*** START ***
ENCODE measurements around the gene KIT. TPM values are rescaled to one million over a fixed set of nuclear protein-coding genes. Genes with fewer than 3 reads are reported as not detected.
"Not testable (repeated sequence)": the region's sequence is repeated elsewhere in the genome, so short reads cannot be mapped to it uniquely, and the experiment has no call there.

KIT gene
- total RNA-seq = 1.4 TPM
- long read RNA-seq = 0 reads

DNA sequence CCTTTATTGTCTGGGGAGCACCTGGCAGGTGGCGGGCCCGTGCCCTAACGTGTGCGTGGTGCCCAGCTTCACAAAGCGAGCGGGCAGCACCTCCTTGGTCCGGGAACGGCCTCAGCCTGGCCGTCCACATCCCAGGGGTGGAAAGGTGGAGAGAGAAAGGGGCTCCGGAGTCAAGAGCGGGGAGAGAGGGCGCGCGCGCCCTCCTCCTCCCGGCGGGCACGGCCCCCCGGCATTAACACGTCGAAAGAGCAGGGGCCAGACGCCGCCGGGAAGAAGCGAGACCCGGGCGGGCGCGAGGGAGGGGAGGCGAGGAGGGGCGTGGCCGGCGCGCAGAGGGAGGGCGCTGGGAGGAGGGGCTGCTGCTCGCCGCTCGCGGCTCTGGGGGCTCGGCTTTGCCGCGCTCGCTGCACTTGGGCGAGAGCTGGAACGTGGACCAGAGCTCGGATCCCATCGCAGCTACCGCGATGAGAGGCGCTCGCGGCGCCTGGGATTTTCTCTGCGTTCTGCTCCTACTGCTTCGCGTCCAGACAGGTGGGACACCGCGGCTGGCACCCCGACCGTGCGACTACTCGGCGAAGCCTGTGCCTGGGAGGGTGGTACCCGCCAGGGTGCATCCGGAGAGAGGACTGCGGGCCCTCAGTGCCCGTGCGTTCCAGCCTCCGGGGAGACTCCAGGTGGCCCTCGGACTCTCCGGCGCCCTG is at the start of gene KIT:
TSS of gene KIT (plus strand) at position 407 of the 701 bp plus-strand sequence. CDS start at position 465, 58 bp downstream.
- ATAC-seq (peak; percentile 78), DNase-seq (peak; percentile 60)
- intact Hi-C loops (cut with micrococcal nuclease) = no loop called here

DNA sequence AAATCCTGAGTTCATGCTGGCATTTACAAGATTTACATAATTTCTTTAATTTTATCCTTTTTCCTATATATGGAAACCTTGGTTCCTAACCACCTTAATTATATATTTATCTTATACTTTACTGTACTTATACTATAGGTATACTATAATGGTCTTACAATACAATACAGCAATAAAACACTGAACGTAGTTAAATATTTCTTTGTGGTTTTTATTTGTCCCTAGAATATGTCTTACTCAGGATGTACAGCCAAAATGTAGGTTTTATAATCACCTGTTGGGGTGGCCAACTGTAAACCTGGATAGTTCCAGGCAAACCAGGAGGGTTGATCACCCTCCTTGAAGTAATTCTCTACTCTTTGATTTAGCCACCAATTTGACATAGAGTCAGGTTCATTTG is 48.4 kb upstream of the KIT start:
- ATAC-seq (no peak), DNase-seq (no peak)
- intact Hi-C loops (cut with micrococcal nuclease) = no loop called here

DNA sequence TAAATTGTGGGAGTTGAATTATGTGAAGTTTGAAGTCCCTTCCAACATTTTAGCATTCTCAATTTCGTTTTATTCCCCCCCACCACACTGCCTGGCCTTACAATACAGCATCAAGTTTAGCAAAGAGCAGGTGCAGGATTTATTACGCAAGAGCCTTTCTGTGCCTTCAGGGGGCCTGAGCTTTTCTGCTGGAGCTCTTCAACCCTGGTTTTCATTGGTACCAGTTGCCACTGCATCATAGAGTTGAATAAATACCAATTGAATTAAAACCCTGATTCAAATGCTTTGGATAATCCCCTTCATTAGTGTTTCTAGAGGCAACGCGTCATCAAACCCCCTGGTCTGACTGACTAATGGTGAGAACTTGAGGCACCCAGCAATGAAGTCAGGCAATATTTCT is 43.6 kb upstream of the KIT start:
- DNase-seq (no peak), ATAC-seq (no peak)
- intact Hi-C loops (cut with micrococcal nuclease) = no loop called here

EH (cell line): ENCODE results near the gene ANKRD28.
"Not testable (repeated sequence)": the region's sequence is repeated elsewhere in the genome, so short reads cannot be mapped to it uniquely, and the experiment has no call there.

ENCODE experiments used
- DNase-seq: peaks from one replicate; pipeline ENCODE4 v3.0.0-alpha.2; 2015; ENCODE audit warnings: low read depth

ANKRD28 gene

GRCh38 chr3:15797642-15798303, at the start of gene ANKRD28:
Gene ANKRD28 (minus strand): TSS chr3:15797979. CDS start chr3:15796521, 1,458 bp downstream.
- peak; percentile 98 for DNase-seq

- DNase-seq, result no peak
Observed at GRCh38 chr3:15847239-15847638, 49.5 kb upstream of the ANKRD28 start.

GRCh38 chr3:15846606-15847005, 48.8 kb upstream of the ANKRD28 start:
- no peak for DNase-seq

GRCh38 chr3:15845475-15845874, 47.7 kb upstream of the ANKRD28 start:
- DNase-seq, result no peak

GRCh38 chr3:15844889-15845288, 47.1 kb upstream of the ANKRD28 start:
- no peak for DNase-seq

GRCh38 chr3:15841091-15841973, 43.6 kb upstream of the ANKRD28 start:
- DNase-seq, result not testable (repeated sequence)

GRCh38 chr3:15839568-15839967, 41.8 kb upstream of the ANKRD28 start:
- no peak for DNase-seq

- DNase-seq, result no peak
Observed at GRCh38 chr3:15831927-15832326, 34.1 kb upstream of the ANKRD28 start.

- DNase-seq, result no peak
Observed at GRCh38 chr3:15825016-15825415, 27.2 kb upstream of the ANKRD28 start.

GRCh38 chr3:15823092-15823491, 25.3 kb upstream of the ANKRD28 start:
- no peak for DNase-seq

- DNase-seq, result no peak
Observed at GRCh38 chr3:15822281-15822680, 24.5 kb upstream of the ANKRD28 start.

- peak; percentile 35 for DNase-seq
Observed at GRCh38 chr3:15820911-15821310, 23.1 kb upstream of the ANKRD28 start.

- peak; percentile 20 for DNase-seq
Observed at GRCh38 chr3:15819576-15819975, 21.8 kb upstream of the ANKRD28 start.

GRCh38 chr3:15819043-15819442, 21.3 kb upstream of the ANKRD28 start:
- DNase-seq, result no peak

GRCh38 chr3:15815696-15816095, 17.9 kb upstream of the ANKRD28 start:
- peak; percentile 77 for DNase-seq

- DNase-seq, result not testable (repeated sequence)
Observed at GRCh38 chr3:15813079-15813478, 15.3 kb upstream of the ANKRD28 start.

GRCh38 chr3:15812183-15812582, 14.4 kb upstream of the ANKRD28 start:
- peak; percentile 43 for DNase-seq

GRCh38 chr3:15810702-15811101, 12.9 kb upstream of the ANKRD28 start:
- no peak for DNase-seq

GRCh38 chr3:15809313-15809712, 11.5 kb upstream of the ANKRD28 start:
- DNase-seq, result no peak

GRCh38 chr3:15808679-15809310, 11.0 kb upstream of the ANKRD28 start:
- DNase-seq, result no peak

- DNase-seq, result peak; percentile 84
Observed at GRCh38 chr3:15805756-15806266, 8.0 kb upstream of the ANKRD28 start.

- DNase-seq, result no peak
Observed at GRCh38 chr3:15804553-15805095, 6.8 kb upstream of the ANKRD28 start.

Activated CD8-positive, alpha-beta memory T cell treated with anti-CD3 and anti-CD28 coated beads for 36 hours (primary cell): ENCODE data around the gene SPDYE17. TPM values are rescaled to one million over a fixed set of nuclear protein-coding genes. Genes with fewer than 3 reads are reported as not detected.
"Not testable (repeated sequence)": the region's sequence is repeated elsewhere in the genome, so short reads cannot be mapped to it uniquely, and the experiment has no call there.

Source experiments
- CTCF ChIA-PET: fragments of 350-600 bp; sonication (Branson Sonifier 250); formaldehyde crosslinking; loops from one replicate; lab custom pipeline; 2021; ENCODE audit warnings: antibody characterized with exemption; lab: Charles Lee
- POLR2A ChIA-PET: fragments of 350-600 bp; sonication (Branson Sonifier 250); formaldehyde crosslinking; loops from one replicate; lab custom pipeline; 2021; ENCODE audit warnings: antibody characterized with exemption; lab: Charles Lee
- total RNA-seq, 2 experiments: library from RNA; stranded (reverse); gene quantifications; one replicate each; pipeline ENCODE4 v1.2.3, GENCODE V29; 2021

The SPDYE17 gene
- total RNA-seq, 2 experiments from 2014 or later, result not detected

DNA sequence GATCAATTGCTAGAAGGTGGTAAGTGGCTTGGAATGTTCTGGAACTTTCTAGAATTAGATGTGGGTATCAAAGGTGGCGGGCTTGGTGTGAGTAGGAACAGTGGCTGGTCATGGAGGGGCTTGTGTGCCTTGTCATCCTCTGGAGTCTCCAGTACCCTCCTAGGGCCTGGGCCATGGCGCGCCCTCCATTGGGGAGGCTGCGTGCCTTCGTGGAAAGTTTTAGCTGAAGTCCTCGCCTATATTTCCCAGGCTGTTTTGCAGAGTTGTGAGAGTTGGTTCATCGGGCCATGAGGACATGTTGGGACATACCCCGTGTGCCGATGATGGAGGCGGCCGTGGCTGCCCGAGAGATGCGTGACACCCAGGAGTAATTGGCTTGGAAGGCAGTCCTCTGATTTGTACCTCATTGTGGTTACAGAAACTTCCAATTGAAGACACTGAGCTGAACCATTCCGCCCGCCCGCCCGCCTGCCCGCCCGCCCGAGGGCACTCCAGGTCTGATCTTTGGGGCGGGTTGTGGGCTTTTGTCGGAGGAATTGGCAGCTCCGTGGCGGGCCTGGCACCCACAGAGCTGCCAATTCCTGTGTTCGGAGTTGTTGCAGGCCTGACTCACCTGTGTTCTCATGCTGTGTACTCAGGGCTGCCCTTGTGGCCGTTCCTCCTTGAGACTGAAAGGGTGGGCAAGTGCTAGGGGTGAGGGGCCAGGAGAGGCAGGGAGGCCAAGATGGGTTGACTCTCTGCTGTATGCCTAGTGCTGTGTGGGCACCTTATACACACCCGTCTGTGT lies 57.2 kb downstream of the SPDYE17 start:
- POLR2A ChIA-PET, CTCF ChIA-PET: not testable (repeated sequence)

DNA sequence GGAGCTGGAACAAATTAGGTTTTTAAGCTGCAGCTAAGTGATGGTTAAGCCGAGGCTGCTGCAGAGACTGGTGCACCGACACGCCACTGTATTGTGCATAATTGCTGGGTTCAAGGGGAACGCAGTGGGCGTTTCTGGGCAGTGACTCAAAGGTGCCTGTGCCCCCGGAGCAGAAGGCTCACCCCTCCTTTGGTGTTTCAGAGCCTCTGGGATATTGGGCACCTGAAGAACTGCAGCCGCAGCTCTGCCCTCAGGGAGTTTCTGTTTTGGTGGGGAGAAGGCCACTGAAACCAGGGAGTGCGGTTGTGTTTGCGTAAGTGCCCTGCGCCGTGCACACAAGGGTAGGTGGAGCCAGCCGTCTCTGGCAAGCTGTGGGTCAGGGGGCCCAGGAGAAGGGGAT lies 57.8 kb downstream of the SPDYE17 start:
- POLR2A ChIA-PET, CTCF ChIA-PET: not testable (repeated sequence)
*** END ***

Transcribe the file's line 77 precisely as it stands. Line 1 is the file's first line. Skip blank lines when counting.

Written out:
- POLR2A ChIA-PET, CTCF ChIA-PET: not testable (repeated sequence)